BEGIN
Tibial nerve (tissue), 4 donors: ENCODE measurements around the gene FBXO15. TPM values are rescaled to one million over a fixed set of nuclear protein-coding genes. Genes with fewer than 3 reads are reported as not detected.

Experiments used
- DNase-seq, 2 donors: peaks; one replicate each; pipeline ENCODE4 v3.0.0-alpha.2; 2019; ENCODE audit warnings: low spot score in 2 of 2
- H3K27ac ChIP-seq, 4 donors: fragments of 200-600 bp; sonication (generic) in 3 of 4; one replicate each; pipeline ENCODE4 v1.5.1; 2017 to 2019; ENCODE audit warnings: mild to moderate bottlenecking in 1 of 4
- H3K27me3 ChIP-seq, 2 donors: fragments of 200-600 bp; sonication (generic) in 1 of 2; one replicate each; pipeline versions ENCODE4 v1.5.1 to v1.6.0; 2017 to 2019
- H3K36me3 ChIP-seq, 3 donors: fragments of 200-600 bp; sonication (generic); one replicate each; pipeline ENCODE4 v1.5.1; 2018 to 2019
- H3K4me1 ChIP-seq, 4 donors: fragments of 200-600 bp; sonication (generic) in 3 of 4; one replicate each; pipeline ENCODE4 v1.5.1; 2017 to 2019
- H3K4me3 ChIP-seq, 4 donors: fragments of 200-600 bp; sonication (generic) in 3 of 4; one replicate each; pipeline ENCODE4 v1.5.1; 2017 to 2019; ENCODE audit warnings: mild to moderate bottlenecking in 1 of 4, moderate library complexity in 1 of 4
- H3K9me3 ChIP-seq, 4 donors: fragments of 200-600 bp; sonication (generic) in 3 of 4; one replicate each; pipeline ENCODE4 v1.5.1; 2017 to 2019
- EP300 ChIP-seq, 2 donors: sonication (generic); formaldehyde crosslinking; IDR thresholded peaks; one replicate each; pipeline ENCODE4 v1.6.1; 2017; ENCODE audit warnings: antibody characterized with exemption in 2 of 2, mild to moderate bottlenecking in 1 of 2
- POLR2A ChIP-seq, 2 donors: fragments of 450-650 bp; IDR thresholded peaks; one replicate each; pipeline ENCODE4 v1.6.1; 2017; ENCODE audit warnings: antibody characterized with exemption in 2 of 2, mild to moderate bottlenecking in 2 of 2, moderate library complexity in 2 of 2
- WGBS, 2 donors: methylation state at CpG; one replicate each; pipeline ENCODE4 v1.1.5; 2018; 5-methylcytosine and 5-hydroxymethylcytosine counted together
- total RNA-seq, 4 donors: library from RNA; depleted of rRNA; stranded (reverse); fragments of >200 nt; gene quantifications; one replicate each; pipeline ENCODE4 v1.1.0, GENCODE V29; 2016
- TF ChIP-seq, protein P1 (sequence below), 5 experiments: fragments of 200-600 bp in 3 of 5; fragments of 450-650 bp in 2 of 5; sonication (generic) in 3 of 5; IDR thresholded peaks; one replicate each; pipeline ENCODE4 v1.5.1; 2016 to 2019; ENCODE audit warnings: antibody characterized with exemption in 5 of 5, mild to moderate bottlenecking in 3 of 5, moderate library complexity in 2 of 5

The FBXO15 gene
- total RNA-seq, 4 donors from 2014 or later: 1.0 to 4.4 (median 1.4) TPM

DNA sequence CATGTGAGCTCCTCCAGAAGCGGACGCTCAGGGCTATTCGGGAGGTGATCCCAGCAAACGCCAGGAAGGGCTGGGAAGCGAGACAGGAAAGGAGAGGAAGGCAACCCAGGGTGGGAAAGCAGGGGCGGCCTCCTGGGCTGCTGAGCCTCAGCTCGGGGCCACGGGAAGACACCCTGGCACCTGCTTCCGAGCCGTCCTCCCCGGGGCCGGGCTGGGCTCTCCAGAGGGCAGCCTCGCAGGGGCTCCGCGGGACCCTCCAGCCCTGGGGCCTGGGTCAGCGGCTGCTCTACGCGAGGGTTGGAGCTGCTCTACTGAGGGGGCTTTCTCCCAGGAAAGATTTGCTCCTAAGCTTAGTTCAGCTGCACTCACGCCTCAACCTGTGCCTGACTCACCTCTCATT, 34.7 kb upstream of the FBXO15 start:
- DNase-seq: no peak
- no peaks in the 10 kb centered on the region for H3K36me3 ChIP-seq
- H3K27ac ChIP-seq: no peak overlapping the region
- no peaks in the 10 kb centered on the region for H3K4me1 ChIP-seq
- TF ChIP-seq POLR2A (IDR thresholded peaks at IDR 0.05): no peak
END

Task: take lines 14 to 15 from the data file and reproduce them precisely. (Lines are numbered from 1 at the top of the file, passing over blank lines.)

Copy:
- TF ChIP-seq, protein P1 (sequence below), 5 experiments: fragments of 200-600 bp in 3 of 5; fragments of 450-650 bp in 2 of 5; sonication (generic) in 3 of 5; IDR thresholded peaks; one replicate each; pipeline ENCODE4 v1.5.1; 2016 to 2019; ENCODE audit warnings: antibody characterized with exemption in 5 of 5, mild to moderate bottlenecking in 3 of 5, moderate library complexity in 2 of 5

The FBXO15 gene